Graves-Led Committee Field Hearing Highlights Economic Consequences of Missouri River Management Decisions08/21/13
Committee Field Hearing Highlights Economic Consequences of Missouri River Management Decisions
WASHINGTON, D.C. – The Small Business Committee, led by Chairman Sam Graves (MO-06), today held a field hearing in St. Joseph, Missouri, examining management of the Missouri River and the effects on small businesses.
“The Missouri River is a significant resource not only for our region, but nationally,” said Chairman Graves. “Small businesses that depend on the river for their livelihoods need a well-managed river to plan for their futures. Floods or navigation problems can cause severe setbacks for farms or other small businesses. As the 2011 floods demonstrate, the Army Corps of Engineers is attempting to manage too many competing priorities, making accomplishing any of them a challenge. Instead, the river should be managed to provide the most economic benefit to the most stakeholders throughout the Missouri River system.
“We appreciate this informative testimony from those directly affected by the river and management decisions,” Graves continued. “The economic health of communities along the river deserves better consideration from the Corps of Engineers and the Fish and Wildlife Service. I appreciate that the Corps of Engineers testified today, but I am disappointed that the Fish and Wildlife Service chose not to participate, as many of the regulations that complicate the river’s management are influenced by objectives pursued by the agency. The decisions of federal agencies have real world economic consequences for rural communities. We must make sure the Missouri River remains an economic asset and major resource for the people throughout the Missouri River Basin.”
The United States Army Corps of Engineers is the federal agency authorized to operate and manage the Missouri River System for the purposes of flood control, irrigation, water supply, power, navigation, protecting water quality, recreation, and fish and wildlife, collectively referred to as “authorized purposes.” The goal of the hearing was to hear from small businesses regarding which authorized purposes are most important to their economic well-being, as well as solicit their input on whether changes to federal statutes governing Missouri River System management practices are necessary to maximize the potential economic benefits of the river and its tributaries to small businesses and rural communities.
Graves recently discussed his efforts to promote economic growth and opportunity for towns along the river in a May Op-Ed in the St. Joseph News-Press. In the piece, Graves discussed his current legislative proposals to allow the Corps to better focus on flood control and navigation. He also spoke of his support for the U.S. Department of Transportation to designate the river from Kansas City to Sioux City, Iowa, as a Marine Highway corridor, to open up new possibilities for shipping and navigation.
Materials for the hearing are posted on the House Small Business Committee’s website HERE.
Lanny Frakes, Owner, L & R Farms, Rushville, MO, said, “Small businesses in the economic chain, from the farmer to the small businesses he impacts, rely on the U.S. Army Corps of Engineers to provide critical flood control along the Missouri River. Flooding has huge impacts on small businesses and the economy. Because floods are so devastating, flood control is one of the greatest needs for communities and small businesses impacted by Missouri River operations.”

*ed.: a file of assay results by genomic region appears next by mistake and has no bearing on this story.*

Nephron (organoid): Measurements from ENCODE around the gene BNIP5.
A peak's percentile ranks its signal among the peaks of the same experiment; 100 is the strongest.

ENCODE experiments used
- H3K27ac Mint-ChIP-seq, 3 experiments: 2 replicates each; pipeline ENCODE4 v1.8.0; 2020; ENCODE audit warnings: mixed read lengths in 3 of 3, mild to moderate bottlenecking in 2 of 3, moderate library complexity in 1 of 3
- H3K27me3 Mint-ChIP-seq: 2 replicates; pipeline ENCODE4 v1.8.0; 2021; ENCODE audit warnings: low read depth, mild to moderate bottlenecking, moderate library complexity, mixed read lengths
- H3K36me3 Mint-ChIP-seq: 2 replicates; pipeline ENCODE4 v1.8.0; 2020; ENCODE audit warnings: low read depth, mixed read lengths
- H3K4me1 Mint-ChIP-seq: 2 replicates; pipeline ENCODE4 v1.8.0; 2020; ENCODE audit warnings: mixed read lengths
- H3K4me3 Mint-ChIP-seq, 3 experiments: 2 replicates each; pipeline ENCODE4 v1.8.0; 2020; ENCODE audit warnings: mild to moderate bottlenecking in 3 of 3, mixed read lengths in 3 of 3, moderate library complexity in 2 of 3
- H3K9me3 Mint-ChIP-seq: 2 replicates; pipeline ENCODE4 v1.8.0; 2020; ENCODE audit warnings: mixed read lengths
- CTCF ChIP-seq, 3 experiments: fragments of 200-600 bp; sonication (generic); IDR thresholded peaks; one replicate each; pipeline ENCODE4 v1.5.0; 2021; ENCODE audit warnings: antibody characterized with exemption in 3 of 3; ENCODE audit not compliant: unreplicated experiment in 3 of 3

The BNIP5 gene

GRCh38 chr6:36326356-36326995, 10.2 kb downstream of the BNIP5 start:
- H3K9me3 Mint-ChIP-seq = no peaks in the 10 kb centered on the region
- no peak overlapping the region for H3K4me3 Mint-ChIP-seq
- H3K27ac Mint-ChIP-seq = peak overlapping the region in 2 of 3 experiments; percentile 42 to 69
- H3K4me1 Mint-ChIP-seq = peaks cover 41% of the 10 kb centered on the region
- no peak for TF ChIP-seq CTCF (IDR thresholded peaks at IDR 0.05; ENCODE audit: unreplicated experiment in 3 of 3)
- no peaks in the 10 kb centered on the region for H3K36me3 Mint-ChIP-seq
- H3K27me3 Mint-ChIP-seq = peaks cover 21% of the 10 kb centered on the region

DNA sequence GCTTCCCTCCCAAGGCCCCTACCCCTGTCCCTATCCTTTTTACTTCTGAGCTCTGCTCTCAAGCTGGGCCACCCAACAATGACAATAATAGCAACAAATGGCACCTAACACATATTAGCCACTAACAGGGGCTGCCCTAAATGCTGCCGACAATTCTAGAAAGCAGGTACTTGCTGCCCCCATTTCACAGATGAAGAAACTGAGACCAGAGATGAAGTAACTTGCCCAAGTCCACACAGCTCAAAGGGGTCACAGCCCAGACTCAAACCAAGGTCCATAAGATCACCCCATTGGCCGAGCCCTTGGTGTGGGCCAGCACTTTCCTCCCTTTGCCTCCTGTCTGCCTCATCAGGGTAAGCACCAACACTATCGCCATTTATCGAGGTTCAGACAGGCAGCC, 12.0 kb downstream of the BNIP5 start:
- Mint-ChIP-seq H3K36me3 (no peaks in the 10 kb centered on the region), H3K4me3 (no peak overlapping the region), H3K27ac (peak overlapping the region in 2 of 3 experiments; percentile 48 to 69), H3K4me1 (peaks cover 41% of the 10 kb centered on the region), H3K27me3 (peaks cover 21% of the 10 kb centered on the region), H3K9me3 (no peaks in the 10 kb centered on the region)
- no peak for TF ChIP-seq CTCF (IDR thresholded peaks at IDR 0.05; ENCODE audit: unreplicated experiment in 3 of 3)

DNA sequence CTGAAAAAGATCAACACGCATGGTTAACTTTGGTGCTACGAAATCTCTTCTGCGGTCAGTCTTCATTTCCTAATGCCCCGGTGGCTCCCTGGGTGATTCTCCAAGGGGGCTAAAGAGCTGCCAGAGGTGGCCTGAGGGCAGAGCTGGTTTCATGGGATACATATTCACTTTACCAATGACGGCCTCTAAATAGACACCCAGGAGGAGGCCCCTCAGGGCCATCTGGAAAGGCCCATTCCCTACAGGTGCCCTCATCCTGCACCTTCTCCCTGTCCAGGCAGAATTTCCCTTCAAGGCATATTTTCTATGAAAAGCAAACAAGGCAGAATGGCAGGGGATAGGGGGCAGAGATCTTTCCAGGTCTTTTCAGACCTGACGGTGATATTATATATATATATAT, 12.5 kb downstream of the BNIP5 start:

Jody Farhat, Chief, Missouri River Management Division, Northwestern Division, United States Army Corps of Engineers, Omaha, NE, said, “The Corps is charged with responsibly managing this complex and extensive system for eight authorized purposes: flood control, navigation, irrigation, hydropower, water quality control, water supply, recreation, and fish and wildlife enhancement. In addition, operation of the System must also comply with other applicable federal statutory and regulatory requirements, including the Endangered Species Act. All of the citizens we serve in the Missouri River Basin benefit in one or more ways from this system.”
Kathy Kunkel, Clerk, Holt County, Oregon, MO, said, “I would encourage you to define the future of the Missouri River Basin with a focus on the 2011 flood’s lasting impacts on the agricultural community and small businesses of the lower Missouri River. Changes in the management practices for the Missouri River Basin must come now and with it must be a renewed focus on the people utilizing the bounty in the floodplain with a specific focus on flood control and navigation.”
Jason Gregory, Owner, Gregory Farm, Hemple, MO, said, “…[W]e don’t need more experiments, mosquitoes or publicly-owned land in the Missouri River Basin. We must minimize the effects of weather extremes by protecting lives and infrastructure, make wise investments in the BSNP and the inland waterway system, and manage flows for human needs, and where possible, enhancement of fish and wildlife habitat.”
Joel Euler, Attorney, South Side Levee District, Troy, KS, said, “…[T]he District believes that unless flood control was made the primary emphasis of the operation of the Missouri River system, at some point flooding and high water events will occur with such frequency and have such an impact on businesses of all sizes that the real estate located behind the levee structures will no longer be a viable location for businesses to locate thus causing a negative impact to the community.”
# # #?